Greece has assumed an important role as the country with the strongest historical and cultural ties within the surrounding region and as a beacon of security and stability, Foreign Minister Nikos Kotzias stressed in Athens on Monday.
Kotzias was addressing the 2nd International Conference of Athens on “Religious and Cultural Pluralism and Peaceful Coexistence in the Middle East” being held in Greece’s capital.
“The five tripartite initiatives of our country in the region, together with Cyprus, the ‘spirit of Rhodes’ for new security structures, the global initiative for living ancient civilisations and this initiative, as well as the cooperation of the Euromed Seven, constitute the cornerstones of our policy in the region,” he said and added: “Greece has been and is the country that has for thousands of years supported respect for that which is different, tolerance between religions and civilisations, the creative exchange of their achievements, and learning from one another.”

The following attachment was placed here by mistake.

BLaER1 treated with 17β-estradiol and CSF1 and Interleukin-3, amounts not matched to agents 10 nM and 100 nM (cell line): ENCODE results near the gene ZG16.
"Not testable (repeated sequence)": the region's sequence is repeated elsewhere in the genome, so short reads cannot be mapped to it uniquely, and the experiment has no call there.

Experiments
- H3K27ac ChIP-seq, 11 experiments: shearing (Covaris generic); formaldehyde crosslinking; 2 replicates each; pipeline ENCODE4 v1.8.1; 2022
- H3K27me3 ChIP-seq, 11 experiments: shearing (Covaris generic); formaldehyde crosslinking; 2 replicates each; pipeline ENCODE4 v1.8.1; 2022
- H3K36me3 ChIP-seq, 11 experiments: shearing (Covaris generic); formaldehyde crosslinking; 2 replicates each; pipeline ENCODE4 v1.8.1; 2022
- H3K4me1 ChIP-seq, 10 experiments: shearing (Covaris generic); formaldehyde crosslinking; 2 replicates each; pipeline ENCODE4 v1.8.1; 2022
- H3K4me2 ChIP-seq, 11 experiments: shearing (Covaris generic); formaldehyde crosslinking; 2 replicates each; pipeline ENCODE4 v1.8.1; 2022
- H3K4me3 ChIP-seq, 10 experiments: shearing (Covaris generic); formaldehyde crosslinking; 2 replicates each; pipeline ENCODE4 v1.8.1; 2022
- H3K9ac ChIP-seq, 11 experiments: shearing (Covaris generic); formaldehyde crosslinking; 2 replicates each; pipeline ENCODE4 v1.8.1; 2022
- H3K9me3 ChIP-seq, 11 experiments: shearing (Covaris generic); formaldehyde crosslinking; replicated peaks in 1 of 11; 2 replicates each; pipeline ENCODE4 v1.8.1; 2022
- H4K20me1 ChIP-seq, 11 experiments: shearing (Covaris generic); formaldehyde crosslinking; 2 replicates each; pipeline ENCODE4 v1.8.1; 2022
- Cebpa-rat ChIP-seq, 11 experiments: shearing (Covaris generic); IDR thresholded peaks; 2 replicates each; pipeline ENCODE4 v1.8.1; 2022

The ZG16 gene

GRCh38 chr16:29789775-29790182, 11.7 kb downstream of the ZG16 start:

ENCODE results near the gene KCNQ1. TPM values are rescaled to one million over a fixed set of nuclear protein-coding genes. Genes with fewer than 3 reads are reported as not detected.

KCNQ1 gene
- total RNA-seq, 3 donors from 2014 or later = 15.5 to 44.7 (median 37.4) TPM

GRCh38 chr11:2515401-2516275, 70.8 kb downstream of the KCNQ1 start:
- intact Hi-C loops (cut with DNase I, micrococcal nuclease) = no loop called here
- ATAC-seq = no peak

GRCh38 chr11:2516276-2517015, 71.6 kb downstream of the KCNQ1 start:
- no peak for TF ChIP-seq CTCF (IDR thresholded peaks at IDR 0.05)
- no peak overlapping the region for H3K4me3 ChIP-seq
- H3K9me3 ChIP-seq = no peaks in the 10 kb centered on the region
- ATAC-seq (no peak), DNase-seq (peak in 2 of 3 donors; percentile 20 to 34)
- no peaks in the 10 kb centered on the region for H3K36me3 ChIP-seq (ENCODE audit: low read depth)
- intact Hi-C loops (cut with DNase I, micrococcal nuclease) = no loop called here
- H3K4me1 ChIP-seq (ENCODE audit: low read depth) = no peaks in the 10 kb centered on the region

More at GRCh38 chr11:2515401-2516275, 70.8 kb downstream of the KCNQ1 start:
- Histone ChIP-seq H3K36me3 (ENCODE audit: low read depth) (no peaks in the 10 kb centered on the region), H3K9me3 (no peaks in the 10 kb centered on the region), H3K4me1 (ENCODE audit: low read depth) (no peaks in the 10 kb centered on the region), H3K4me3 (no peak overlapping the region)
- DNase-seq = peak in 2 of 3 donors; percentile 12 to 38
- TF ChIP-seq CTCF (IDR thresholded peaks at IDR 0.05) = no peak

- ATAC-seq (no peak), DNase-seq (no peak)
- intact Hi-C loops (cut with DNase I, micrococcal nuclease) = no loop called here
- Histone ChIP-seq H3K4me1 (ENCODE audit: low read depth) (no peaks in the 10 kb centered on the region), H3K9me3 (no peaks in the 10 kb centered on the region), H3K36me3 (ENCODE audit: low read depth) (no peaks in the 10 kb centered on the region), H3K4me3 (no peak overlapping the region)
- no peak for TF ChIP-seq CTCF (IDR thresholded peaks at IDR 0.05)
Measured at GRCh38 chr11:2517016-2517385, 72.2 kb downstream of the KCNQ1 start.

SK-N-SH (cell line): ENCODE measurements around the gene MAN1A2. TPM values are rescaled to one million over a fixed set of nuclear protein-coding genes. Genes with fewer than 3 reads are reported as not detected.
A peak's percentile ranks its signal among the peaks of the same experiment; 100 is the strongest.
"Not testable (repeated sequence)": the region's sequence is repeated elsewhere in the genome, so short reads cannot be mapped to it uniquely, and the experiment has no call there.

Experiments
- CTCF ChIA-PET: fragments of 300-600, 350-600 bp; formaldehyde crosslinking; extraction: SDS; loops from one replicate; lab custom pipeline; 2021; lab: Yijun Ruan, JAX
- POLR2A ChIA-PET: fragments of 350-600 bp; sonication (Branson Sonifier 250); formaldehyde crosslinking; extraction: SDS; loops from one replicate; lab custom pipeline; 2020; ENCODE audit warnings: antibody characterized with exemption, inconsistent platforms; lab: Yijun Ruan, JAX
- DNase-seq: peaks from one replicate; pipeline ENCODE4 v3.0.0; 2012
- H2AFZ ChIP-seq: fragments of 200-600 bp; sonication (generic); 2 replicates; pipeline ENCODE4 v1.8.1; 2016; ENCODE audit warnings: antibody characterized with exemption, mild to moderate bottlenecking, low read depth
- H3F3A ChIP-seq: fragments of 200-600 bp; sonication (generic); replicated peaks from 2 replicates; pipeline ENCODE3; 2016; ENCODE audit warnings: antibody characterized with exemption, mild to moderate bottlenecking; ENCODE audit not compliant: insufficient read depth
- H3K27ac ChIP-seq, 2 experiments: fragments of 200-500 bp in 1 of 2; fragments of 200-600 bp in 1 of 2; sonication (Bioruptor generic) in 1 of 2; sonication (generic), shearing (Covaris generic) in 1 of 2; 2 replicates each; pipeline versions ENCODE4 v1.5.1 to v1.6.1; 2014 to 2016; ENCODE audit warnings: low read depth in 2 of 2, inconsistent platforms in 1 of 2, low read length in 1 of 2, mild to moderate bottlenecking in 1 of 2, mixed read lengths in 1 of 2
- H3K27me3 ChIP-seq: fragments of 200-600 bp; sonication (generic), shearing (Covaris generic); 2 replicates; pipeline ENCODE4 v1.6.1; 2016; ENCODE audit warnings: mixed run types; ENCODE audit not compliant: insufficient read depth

Criticising the large organisations operating in the region, with emphasis on the UN, which does not yet have a comprehensive plan, and the EU, which operates selectively towards states, individuals and minorities rather than the whole region, and in particular religious and cultural communities, the foreign minister made two important proposals: “To table a special resolution in 2018 in the UN and the Human Rights Committee and to include in EU documents the issues that we will be dealing with tomorrow.”
At the same time, he proposed the further strengthening of the European Observatory, the center for religious pluralism in the Middle East, which was established in the framework of the First International Conference.
The foreign minister underlined that “extremists have committed crimes against people, against religious communities, against our common cultural heritage and have violated values and rights, destroyed historic memories and monuments,” adding that “in our region we must fight for respect toward what is different, especially between Jews and Muslims, Christians and Yazidi, but also between Sunni and Shia Muslims, Kurds and Arabs.”